I asked Tammy how receptive the communities are to their message. “Very receptive, we are convincing them that wildlife has value, not only consumptive but sustainable in the long-term. The animal must be worth more alive than dead and it’s an ongoing dialogue. The new conservancies have a far-sighted approach. AfriCat starts regionally to make sure the methods work and from there success stories can be duplicated. It is about the economy. In Namibia, if it pays it stays and we must remember this when working with communities. Most cases farmers don’t plan to shoot the animal. The farmer needs options. Farmers are prepared to lose a certain percent, but if it becomes too high it becomes critical.”
The takeaway message from Donna and Tammy for the future of AfriCat and Namibia’s wildlife; Education is the key, for the youth of Namibia, for the farmer on the ground.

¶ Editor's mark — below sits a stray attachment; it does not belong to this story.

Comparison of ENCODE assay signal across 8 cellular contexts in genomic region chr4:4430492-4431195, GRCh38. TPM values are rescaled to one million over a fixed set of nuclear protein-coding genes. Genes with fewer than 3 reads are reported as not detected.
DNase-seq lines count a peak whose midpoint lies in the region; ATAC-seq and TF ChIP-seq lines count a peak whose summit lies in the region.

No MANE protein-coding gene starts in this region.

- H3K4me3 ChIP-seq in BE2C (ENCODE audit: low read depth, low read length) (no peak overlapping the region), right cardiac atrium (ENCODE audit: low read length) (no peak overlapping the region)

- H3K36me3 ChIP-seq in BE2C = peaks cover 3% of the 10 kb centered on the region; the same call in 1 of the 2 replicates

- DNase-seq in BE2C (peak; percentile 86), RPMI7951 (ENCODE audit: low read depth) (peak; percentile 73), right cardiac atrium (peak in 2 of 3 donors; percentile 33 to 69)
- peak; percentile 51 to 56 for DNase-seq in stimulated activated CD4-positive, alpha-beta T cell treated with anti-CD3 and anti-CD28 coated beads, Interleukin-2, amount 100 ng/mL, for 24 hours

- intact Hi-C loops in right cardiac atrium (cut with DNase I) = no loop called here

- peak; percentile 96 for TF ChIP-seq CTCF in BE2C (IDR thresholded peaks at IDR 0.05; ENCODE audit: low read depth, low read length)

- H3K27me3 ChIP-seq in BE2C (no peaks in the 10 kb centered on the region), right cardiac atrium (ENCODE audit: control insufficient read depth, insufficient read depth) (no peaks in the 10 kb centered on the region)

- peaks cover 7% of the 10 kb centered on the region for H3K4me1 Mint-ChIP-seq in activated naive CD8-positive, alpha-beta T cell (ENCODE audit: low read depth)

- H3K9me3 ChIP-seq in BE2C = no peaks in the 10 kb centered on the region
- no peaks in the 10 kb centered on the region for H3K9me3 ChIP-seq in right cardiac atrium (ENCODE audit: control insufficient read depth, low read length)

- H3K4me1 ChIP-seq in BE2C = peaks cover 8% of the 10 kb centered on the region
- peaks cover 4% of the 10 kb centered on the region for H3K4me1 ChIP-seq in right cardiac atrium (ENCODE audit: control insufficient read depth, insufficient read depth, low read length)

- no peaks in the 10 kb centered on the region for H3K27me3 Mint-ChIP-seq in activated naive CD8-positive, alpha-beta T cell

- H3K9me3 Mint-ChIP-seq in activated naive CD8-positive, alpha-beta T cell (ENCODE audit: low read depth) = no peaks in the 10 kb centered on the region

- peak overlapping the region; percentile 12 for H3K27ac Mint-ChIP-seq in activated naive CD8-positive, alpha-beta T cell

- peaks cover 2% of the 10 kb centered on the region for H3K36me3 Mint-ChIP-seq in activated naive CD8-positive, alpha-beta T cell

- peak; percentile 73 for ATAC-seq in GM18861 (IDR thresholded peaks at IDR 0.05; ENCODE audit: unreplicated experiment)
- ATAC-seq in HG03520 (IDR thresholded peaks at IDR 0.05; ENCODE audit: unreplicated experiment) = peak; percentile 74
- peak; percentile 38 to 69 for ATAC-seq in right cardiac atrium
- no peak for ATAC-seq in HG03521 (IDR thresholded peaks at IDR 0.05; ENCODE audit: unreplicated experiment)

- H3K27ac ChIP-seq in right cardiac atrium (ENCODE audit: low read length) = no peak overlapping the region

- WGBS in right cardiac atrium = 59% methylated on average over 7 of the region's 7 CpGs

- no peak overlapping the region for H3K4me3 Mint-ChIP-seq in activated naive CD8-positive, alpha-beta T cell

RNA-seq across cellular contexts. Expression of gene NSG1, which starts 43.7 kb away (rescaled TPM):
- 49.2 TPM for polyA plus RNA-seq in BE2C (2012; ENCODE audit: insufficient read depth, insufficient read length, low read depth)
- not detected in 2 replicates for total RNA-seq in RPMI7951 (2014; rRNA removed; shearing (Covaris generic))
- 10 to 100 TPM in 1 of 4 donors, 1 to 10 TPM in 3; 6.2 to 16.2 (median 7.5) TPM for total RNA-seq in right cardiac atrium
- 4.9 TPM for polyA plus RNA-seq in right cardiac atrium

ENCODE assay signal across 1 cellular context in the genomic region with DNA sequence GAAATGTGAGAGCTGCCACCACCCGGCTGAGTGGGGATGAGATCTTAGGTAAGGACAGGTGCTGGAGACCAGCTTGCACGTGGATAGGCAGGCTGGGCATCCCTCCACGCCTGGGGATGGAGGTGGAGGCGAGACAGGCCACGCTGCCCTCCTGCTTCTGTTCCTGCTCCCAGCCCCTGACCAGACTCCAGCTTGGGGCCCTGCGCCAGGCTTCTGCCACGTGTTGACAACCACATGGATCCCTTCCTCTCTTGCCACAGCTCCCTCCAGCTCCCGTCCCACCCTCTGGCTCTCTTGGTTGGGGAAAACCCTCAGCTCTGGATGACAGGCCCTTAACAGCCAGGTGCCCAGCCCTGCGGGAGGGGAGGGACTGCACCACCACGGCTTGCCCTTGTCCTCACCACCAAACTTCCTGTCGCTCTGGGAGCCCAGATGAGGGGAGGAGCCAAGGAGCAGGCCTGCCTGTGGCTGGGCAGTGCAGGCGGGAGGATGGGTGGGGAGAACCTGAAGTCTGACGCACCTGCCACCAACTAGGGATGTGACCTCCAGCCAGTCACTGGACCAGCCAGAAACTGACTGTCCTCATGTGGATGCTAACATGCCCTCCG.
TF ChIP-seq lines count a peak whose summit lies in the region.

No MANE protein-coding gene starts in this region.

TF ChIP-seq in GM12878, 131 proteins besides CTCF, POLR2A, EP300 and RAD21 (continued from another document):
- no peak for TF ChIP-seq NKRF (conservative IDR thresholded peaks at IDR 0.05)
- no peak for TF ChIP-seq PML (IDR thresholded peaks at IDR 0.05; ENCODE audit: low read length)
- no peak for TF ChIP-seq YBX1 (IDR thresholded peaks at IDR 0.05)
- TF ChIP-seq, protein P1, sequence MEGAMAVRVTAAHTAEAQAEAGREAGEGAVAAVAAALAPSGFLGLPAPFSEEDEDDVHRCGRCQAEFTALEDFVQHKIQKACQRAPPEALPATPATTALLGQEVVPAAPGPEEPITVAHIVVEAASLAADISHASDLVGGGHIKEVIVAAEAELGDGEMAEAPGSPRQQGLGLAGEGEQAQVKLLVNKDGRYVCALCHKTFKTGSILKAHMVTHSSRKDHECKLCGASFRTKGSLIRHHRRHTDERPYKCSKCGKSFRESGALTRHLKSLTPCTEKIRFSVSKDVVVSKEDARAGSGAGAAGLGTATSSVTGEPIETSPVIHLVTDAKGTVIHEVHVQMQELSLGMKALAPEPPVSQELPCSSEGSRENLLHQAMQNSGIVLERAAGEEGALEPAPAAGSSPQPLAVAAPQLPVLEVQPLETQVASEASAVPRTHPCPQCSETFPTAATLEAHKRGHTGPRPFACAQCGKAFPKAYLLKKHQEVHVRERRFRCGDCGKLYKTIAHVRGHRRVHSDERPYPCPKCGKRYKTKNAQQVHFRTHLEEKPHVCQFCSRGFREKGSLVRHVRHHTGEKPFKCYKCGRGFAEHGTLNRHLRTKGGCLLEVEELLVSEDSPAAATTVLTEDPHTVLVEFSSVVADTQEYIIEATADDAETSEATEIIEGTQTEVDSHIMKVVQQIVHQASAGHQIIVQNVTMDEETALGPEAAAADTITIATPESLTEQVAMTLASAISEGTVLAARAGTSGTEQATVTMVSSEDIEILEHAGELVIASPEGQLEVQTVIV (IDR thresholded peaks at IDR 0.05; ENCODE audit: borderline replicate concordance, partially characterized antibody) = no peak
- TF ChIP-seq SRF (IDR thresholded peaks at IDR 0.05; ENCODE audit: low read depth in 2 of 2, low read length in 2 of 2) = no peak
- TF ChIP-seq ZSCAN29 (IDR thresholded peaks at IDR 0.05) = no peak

It’s evening in Okonjima. I’m in an open vehicle with a guide searching for Tongs, a rewilded cheetah with a radio collar (her brother, Hammer, passed away shortly after my visit). The Okonjima farm seems to extend forever, a huge property of rolling hills and big sky. Amidst distant thunder and intermittent rain-showers, we find her signal. Walking through the bush, I glance up to the high ridge and spot the tourists’ vehicle, guests enjoying their sundowners, and I wonder if they can see us down here on the ground, standing in front of a wild cheetah. Tongs is relaxing in a small clearing. She won’t let us get too close but tolerates a twenty-foot distance. Her hunting skills are legendary among the AfriCat staff, another successful story of releasing a cheetah into the wild. I take a few closeup shots for their vet to get a better look at her physical condition and we leave her alone. Like any cat, like any creature, she just wants to relax without being pestered.